Steely Dan's Fagen: Houston Hotel Was "Old and Ailing, Just Like Me"
Reprise Records The always happy-go-lucky Donald Fagen
By Donald Fagen
Viking Adult, 176 pp., $26.95
Fans of Steely Dan know that singer/keyboardist Donald Fagen usually dips a wry, sardonic, sarcastic, and sometimes poison pen into the pitch-black inkwell with his lyrics. And they cherish it.
Many of his songs have become singalong radio mainstays. But were the losers, perverts, hustlers, sluts, beatniks, druggies, and damaged souls who populate his songs actually encounter his listeners, the latter would probably run screaming for the hills and -- as in one of his tunes -- "turn up the Eagles" to muffle the sound of the sick carnival coming to town.
Fagen is just as accomplished a journalist as lyricist, as readers of his periodical writing and postings on the Dan's Web site can attest. So this slim volume of memoirs and observations is more than welcome. But those looking for a Steely Dan bio or expecting Fagen to dish on, say, the sacking of original vocalist David Palmer, the identity of the real "Peg," or the band's return after a lengthy hiatus with Two Against Nature will be, sadly, just shit out of luck.
In fact, reflections or storytelling on his 40-plus career with partner Walter Becker in Steely Dan rate not a single paragraph. It's as if Robert Plant wrote a book and failed to mention he was in this hard-rock group that had a measure of success some time ago.
Instead Fagen produces short but substantive chapters on things he likes, be it the music of long lost 1930s sister group the Boswell Sisters, Henry Mancini, and a reevaluation of the musical (not popular) legacy of Ike Turner or his appreciation for the radio programs of Jean Shepherd, '60s sci-fi novels and his time at Bard College, where he was thrown out of the music department for skipping classes. Eminent Hipsters is a mish mash of a memoir, but never boring or with any wordy fat.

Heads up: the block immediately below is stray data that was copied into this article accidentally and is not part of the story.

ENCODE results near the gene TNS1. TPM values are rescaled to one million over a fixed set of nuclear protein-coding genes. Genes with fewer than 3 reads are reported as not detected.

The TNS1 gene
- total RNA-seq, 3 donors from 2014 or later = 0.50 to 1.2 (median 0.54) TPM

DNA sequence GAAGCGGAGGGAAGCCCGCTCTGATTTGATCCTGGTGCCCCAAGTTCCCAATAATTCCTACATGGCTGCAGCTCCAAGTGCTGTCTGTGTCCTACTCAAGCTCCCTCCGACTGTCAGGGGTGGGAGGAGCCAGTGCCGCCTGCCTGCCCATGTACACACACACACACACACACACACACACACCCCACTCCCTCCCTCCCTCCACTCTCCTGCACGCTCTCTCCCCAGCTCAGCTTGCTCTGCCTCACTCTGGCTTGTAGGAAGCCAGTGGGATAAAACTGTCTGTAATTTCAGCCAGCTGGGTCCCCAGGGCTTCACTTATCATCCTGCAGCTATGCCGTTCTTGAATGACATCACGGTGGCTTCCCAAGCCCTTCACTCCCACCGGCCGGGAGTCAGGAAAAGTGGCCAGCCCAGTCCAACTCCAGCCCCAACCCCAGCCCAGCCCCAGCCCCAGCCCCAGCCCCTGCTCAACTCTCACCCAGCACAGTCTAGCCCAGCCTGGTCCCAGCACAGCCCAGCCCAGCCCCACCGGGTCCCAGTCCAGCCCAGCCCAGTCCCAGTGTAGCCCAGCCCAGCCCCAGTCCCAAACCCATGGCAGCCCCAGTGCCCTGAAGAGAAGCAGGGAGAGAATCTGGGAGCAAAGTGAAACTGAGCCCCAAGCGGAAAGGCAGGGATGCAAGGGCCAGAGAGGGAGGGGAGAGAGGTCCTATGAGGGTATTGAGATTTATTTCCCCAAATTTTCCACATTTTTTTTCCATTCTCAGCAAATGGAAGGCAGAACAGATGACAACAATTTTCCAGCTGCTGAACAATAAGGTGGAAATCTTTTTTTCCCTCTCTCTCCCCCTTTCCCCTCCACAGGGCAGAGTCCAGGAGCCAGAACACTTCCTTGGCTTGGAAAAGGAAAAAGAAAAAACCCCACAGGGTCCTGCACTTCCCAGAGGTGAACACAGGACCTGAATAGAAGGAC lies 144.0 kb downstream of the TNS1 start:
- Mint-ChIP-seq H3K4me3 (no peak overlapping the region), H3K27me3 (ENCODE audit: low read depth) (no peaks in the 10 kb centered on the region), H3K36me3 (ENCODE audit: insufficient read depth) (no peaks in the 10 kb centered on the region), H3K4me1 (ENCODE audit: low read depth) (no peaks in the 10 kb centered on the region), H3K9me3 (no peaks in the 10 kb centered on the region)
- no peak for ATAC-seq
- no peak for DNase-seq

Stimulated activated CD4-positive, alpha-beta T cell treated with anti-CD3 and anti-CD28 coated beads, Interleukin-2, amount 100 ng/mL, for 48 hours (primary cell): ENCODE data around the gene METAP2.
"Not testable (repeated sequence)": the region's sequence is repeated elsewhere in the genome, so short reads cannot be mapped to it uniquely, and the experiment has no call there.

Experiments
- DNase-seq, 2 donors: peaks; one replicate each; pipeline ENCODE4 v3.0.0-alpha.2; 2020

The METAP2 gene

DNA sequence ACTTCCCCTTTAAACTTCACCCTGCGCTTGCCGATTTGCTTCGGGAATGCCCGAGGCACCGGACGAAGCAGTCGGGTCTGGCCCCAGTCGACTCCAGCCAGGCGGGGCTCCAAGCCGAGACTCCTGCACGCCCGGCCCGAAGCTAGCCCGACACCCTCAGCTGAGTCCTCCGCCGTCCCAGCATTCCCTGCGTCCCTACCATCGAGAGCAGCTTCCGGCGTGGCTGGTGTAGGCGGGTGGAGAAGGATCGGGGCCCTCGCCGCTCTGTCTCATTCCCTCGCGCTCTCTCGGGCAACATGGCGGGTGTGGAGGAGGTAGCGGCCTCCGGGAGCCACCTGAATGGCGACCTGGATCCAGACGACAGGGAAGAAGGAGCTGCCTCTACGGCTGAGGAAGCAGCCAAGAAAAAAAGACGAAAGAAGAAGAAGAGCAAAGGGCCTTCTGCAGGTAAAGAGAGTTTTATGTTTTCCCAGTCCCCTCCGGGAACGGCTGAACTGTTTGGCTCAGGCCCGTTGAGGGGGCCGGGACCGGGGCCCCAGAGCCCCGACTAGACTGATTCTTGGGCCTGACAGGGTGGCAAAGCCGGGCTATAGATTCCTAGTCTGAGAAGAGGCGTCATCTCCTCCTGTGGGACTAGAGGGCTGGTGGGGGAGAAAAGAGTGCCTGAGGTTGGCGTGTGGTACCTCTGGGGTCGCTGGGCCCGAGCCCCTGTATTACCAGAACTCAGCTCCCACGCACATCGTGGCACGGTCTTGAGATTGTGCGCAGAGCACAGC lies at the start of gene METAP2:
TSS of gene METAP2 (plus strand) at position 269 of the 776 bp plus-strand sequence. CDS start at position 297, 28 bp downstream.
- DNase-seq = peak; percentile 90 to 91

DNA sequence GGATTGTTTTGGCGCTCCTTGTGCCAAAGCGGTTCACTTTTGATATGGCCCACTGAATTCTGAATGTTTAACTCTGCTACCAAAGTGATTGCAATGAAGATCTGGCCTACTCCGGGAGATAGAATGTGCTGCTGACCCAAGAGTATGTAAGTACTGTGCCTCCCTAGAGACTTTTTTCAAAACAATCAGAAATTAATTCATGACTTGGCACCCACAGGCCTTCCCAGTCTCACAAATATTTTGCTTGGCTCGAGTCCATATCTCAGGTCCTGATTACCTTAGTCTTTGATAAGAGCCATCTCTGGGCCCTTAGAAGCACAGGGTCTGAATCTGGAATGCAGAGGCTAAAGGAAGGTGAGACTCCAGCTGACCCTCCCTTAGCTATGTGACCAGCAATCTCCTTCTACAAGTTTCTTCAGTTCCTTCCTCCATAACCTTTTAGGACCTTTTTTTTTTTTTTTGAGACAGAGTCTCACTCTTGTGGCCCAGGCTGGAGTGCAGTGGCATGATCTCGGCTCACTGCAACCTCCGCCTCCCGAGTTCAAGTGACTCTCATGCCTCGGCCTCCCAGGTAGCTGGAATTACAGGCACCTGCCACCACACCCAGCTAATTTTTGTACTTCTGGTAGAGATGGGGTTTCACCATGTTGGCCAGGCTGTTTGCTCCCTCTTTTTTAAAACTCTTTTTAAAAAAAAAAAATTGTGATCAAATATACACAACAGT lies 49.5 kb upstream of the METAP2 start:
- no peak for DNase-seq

And while the self-described teenage Fagen, a "first-tier nerd...and pitifully lonely" finds solace sipping nonalcoholic drinks in New York jazz clubs or pining for girls, it's easy to see how the scrawny Jewish kid became the Ultimate Outside Observer to what he saw as the charade of latter 20th century American life around him.
"Contrary to all the popular depictions of the fifties as a time when teens danced on counters of a thousand pastel-dappled soda shops to the sounds of twangy guitars," he writes, "the decade was, in fact, characterized by nail-biting paranoia."
There is so little about Fagen's musical career that the book jumps from his 1969 graduation at Bard to excerpts from the diary he kept on the 2012 Dukes of September tour with Michael McDonald and Boz Scaggs.
The diary -- which takes up a full one-third of the book -- further reveals Fagen as (after Van Morrison) one of Classic Rock's Greatest Curmudgeons. The amount of needling and bitching he does about life on the road, shitty hotels, his health, and his own audience ("They must have bused in people from the nursing homes. There were people on slabs, decomposing, people in mummy cases") is fast and furious.
Review continues on the next page.